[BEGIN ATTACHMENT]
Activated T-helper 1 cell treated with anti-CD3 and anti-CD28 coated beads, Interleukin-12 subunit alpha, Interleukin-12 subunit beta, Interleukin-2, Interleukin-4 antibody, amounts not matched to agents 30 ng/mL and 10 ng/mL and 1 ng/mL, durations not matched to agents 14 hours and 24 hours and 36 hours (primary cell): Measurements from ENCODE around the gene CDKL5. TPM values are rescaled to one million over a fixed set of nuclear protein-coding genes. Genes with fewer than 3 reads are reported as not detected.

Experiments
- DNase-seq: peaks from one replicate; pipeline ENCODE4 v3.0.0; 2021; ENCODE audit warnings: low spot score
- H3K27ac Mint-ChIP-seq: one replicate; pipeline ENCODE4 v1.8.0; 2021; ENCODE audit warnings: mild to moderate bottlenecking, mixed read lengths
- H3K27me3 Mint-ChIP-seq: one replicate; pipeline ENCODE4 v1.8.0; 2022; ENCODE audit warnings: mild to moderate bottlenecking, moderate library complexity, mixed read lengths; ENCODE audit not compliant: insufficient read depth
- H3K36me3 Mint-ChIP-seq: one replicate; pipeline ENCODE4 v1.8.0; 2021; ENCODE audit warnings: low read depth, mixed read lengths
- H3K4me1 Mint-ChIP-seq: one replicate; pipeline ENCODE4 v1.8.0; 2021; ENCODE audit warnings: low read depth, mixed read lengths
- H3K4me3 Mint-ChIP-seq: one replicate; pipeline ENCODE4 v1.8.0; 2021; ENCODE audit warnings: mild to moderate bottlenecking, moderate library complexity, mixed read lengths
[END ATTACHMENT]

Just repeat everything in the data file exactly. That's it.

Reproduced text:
Activated T-helper 1 cell treated with anti-CD3 and anti-CD28 coated beads, Interleukin-12 subunit alpha, Interleukin-12 subunit beta, Interleukin-2, Interleukin-4 antibody, amounts not matched to agents 30 ng/mL and 10 ng/mL and 1 ng/mL, durations not matched to agents 14 hours and 24 hours and 36 hours (primary cell): Measurements from ENCODE around the gene CDKL5. TPM values are rescaled to one million over a fixed set of nuclear protein-coding genes. Genes with fewer than 3 reads are reported as not detected.

Experiments
- DNase-seq: peaks from one replicate; pipeline ENCODE4 v3.0.0; 2021; ENCODE audit warnings: low spot score
- H3K27ac Mint-ChIP-seq: one replicate; pipeline ENCODE4 v1.8.0; 2021; ENCODE audit warnings: mild to moderate bottlenecking, mixed read lengths
- H3K27me3 Mint-ChIP-seq: one replicate; pipeline ENCODE4 v1.8.0; 2022; ENCODE audit warnings: mild to moderate bottlenecking, moderate library complexity, mixed read lengths; ENCODE audit not compliant: insufficient read depth
- H3K36me3 Mint-ChIP-seq: one replicate; pipeline ENCODE4 v1.8.0; 2021; ENCODE audit warnings: low read depth, mixed read lengths
- H3K4me1 Mint-ChIP-seq: one replicate; pipeline ENCODE4 v1.8.0; 2021; ENCODE audit warnings: low read depth, mixed read lengths
- H3K4me3 Mint-ChIP-seq: one replicate; pipeline ENCODE4 v1.8.0; 2021; ENCODE audit warnings: mild to moderate bottlenecking, moderate library complexity, mixed read lengths